Big, Bad Wal-Mart
Another day, another negative story on the giant discount chain Wal-Mart, which comes under scrutiny on the front page of Monday's Times for doing what its stockholders are demanding: "Wal-Mart to Add More Part-Timers And Wage Caps."
"Wal-Mart vigorously denies it is pushing out longtime or full-time employees and says its moves will ensure its competitiveness. The company says it gives employees three weeks' notice of their schedules and takes their preferences into account, but that description differs from those of many workers interviewed. Workers said that their preferences were often ignored and that they were often given only a few days' notice of scheduling changes."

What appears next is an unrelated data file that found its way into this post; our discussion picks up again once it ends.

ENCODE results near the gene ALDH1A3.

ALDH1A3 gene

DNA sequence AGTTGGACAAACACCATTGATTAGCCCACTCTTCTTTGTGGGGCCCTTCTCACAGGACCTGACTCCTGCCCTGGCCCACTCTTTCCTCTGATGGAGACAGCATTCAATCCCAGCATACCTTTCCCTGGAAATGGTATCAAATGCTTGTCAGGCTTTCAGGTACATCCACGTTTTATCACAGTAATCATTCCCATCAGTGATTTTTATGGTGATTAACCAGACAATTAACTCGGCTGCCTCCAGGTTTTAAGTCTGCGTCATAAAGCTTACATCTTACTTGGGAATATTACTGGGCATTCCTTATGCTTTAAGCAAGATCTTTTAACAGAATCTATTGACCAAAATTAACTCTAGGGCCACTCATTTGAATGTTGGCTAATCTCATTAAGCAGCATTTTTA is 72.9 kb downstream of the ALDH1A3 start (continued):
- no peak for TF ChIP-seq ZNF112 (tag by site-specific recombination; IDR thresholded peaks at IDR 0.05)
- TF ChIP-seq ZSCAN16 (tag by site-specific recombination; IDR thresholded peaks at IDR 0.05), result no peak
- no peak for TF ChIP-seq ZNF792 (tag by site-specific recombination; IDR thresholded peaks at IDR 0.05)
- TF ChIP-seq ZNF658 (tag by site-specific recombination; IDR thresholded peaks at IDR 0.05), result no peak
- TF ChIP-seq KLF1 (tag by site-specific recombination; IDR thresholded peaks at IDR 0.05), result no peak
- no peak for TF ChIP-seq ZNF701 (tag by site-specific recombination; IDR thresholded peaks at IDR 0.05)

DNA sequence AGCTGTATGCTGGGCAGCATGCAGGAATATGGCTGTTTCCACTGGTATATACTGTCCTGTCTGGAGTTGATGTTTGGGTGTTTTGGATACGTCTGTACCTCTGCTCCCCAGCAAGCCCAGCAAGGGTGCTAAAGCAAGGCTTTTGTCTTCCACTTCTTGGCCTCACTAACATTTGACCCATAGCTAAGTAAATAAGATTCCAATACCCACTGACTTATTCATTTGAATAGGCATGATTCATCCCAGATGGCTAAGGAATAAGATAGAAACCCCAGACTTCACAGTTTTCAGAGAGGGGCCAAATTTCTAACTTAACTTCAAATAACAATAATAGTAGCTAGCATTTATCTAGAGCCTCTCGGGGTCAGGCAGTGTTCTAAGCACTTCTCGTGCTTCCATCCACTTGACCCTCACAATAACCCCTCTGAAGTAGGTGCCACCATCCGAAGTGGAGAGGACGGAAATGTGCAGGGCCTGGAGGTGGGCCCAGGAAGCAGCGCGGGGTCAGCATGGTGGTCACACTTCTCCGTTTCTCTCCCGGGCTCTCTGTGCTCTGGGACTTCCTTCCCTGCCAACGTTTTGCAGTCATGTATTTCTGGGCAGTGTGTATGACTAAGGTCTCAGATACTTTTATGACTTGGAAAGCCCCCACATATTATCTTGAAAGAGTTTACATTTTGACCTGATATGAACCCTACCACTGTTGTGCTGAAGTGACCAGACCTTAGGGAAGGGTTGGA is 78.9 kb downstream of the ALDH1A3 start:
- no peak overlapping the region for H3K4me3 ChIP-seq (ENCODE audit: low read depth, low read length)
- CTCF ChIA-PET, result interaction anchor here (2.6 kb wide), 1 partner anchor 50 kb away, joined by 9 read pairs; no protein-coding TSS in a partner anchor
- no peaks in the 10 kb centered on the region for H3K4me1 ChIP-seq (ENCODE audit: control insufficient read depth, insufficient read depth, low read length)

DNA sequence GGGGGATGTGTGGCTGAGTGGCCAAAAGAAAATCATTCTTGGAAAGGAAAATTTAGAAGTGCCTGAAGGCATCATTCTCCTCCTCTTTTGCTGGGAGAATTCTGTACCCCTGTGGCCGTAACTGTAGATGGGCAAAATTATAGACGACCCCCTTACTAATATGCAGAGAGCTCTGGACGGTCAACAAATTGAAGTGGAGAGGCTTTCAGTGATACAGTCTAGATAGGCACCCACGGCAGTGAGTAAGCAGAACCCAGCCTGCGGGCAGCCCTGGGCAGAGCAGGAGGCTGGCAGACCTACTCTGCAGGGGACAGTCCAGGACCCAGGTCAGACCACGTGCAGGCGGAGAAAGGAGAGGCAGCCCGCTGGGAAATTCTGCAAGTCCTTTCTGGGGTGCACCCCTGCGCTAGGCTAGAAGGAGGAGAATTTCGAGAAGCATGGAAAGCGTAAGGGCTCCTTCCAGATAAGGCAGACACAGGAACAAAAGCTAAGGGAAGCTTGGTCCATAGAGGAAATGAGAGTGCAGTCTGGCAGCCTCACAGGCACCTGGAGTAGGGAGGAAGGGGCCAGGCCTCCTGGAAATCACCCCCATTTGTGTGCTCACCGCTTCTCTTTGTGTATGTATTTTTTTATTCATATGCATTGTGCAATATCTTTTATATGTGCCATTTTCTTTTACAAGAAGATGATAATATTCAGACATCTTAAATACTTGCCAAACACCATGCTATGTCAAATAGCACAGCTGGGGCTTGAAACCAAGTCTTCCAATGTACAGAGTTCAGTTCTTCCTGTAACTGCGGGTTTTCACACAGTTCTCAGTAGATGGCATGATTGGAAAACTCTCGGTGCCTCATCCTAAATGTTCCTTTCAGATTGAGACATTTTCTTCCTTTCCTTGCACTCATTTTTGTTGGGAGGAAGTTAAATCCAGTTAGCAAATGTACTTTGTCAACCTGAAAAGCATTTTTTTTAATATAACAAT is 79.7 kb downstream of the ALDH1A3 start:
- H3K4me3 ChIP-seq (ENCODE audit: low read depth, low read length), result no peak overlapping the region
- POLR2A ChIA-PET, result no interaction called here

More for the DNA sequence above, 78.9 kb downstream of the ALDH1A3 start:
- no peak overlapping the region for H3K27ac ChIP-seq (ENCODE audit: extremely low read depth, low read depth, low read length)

"If Wal-Mart wants to avoid increasingly onerous legislation, regulation and scrutiny, company executives are going to have to learn that human beings are not machines that can be turned on and off, that parents can't always reshuffle their lives on short notice.
"As a business, Wal-Mart minimizes costs and maximizes profits. Society says what is fair, sets the rules of the game through government, and imposes minimum standards. Congress must act to raise the minimum wage, which has sat at a paltry $5.15 an hour since 1997, and reform the teetering health- insurance system. Right now, it's sending the wrong message to companies like Wal-Mart."